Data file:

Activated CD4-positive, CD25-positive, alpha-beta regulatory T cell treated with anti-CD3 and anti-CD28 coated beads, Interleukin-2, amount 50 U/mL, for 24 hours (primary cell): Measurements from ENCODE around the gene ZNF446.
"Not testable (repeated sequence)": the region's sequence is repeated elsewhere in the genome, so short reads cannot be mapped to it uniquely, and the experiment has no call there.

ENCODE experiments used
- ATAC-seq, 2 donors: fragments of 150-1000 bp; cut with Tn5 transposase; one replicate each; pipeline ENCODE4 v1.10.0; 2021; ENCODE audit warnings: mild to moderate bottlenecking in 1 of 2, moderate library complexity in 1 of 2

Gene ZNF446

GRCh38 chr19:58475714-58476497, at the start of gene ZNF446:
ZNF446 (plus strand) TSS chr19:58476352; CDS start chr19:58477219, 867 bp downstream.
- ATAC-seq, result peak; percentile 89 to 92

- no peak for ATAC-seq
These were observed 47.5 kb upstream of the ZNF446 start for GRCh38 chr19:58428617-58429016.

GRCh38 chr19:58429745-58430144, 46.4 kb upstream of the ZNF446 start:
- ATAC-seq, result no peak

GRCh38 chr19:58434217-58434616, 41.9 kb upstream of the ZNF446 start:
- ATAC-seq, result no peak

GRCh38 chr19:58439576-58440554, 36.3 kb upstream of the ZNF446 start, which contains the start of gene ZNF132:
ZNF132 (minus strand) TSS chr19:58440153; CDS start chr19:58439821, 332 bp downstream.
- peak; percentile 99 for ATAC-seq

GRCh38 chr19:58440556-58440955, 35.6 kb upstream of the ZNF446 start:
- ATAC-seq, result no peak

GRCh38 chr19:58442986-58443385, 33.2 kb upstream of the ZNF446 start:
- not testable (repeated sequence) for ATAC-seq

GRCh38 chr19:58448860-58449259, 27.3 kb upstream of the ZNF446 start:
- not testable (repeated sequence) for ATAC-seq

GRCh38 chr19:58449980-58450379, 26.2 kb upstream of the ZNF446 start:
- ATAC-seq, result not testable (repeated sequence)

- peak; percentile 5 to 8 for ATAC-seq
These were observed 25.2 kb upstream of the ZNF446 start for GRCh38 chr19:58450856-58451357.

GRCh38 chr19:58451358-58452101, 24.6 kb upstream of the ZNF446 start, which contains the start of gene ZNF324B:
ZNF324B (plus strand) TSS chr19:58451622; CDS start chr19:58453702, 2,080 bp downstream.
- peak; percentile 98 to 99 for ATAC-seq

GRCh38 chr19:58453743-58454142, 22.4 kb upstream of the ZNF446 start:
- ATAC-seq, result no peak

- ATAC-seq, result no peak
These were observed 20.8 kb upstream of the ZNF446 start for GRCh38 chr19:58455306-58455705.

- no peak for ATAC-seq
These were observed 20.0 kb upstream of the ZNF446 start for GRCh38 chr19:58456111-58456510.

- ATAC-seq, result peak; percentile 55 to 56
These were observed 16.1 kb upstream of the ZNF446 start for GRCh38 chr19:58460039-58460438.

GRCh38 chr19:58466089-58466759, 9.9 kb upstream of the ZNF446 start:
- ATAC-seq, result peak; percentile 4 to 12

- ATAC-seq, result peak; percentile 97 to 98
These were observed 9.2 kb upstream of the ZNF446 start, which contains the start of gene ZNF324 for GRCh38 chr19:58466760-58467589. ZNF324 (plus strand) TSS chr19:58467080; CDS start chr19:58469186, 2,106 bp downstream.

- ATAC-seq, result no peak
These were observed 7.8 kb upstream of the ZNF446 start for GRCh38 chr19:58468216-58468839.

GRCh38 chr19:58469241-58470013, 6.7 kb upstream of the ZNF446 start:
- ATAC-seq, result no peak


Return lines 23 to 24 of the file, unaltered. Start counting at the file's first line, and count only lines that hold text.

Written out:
- not testable (repeated sequence) for ATAC-seq

GRCh38 chr19:58449980-58450379, 26.2 kb upstream of the ZNF446 start: